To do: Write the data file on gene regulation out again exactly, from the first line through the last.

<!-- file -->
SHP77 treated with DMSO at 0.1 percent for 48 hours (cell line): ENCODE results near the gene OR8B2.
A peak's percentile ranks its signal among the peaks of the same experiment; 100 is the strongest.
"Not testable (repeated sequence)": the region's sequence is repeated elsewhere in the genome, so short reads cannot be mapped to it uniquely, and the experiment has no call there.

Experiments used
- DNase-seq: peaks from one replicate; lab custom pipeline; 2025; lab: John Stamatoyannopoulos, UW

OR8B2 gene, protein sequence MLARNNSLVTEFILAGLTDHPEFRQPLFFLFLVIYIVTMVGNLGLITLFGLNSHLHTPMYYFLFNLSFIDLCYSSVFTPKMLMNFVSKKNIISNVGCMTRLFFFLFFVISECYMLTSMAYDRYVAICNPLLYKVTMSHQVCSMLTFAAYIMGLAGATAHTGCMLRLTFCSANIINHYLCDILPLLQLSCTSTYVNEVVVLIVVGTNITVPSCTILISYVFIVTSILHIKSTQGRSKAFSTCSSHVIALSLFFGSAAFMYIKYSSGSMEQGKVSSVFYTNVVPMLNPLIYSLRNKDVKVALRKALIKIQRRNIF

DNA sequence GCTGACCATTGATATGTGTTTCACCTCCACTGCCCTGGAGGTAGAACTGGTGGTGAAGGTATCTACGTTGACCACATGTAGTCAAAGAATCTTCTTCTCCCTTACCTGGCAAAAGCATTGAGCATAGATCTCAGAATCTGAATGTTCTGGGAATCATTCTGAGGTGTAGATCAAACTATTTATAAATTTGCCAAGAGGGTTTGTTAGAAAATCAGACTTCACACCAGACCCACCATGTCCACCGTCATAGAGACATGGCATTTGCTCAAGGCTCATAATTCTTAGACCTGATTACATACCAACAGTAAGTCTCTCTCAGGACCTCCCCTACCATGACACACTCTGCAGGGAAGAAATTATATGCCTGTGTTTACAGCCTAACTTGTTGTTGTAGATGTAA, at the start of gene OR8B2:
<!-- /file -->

SHP77 treated with DMSO at 0.1 percent for 48 hours (cell line): ENCODE results near the gene OR8B2.
A peak's percentile ranks its signal among the peaks of the same experiment; 100 is the strongest.
"Not testable (repeated sequence)": the region's sequence is repeated elsewhere in the genome, so short reads cannot be mapped to it uniquely, and the experiment has no call there.

Experiments used
- DNase-seq: peaks from one replicate; lab custom pipeline; 2025; lab: John Stamatoyannopoulos, UW

OR8B2 gene, protein sequence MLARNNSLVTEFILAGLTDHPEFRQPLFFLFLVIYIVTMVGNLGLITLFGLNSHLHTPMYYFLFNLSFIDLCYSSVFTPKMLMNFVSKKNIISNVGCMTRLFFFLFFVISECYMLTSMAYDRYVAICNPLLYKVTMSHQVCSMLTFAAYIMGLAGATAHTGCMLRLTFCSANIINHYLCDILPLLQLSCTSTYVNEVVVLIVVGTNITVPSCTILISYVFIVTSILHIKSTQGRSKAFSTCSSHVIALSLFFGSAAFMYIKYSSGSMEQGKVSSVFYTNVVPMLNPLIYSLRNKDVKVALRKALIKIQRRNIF

DNA sequence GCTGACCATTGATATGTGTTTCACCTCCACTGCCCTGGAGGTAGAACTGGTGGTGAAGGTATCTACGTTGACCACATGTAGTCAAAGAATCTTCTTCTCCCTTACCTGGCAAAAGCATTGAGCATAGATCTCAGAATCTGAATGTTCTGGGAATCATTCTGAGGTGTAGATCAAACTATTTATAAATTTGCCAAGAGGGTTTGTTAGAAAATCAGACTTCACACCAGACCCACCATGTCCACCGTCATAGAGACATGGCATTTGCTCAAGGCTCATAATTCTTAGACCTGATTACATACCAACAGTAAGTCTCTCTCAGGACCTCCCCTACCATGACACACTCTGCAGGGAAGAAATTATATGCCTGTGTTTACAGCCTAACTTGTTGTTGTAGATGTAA, at the start of gene OR8B2: